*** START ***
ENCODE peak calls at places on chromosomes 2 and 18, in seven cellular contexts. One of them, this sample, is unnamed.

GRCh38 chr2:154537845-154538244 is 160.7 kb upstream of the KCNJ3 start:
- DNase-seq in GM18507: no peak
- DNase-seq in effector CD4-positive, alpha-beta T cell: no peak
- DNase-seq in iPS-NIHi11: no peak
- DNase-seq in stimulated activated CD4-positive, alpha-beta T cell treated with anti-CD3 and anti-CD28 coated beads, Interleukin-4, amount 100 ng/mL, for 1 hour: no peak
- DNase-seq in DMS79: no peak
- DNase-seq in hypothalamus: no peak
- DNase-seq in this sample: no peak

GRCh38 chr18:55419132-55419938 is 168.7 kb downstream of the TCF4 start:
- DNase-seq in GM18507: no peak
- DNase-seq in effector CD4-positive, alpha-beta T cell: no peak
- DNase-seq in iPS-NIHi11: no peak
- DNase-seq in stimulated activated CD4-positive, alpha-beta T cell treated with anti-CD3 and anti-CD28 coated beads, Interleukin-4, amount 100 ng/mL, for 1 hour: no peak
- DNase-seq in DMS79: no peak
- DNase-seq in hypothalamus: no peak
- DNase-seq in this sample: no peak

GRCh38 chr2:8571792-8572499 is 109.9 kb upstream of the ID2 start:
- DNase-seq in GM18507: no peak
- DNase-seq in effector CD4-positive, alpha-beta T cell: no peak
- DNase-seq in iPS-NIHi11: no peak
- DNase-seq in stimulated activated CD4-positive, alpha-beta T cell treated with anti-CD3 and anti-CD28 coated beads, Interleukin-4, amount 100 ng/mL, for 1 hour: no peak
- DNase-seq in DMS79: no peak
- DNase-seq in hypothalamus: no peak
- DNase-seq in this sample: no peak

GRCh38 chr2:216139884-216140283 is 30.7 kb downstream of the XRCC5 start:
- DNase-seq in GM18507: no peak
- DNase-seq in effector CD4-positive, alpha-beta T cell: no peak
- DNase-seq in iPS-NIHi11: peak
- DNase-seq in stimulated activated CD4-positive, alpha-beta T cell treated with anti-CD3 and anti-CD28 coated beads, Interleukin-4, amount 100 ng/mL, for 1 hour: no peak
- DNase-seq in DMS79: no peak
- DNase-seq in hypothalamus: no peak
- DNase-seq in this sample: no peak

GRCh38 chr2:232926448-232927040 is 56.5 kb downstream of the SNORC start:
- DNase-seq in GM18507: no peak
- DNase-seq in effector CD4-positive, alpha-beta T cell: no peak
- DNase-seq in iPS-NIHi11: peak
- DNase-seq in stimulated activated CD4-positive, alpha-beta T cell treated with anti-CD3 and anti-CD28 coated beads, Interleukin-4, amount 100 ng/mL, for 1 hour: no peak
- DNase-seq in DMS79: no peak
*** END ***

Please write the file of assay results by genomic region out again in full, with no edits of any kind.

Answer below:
ENCODE peak calls at places on chromosomes 2 and 18, in seven cellular contexts. One of them, this sample, is unnamed.

GRCh38 chr2:154537845-154538244 is 160.7 kb upstream of the KCNJ3 start:
- DNase-seq in GM18507: no peak
- DNase-seq in effector CD4-positive, alpha-beta T cell: no peak
- DNase-seq in iPS-NIHi11: no peak
- DNase-seq in stimulated activated CD4-positive, alpha-beta T cell treated with anti-CD3 and anti-CD28 coated beads, Interleukin-4, amount 100 ng/mL, for 1 hour: no peak
- DNase-seq in DMS79: no peak
- DNase-seq in hypothalamus: no peak
- DNase-seq in this sample: no peak

GRCh38 chr18:55419132-55419938 is 168.7 kb downstream of the TCF4 start:
- DNase-seq in GM18507: no peak
- DNase-seq in effector CD4-positive, alpha-beta T cell: no peak
- DNase-seq in iPS-NIHi11: no peak
- DNase-seq in stimulated activated CD4-positive, alpha-beta T cell treated with anti-CD3 and anti-CD28 coated beads, Interleukin-4, amount 100 ng/mL, for 1 hour: no peak
- DNase-seq in DMS79: no peak
- DNase-seq in hypothalamus: no peak
- DNase-seq in this sample: no peak

GRCh38 chr2:8571792-8572499 is 109.9 kb upstream of the ID2 start:
- DNase-seq in GM18507: no peak
- DNase-seq in effector CD4-positive, alpha-beta T cell: no peak
- DNase-seq in iPS-NIHi11: no peak
- DNase-seq in stimulated activated CD4-positive, alpha-beta T cell treated with anti-CD3 and anti-CD28 coated beads, Interleukin-4, amount 100 ng/mL, for 1 hour: no peak
- DNase-seq in DMS79: no peak
- DNase-seq in hypothalamus: no peak
- DNase-seq in this sample: no peak

GRCh38 chr2:216139884-216140283 is 30.7 kb downstream of the XRCC5 start:
- DNase-seq in GM18507: no peak
- DNase-seq in effector CD4-positive, alpha-beta T cell: no peak
- DNase-seq in iPS-NIHi11: peak
- DNase-seq in stimulated activated CD4-positive, alpha-beta T cell treated with anti-CD3 and anti-CD28 coated beads, Interleukin-4, amount 100 ng/mL, for 1 hour: no peak
- DNase-seq in DMS79: no peak
- DNase-seq in hypothalamus: no peak
- DNase-seq in this sample: no peak

GRCh38 chr2:232926448-232927040 is 56.5 kb downstream of the SNORC start:
- DNase-seq in GM18507: no peak
- DNase-seq in effector CD4-positive, alpha-beta T cell: no peak
- DNase-seq in iPS-NIHi11: peak
- DNase-seq in stimulated activated CD4-positive, alpha-beta T cell treated with anti-CD3 and anti-CD28 coated beads, Interleukin-4, amount 100 ng/mL, for 1 hour: no peak
- DNase-seq in DMS79: no peak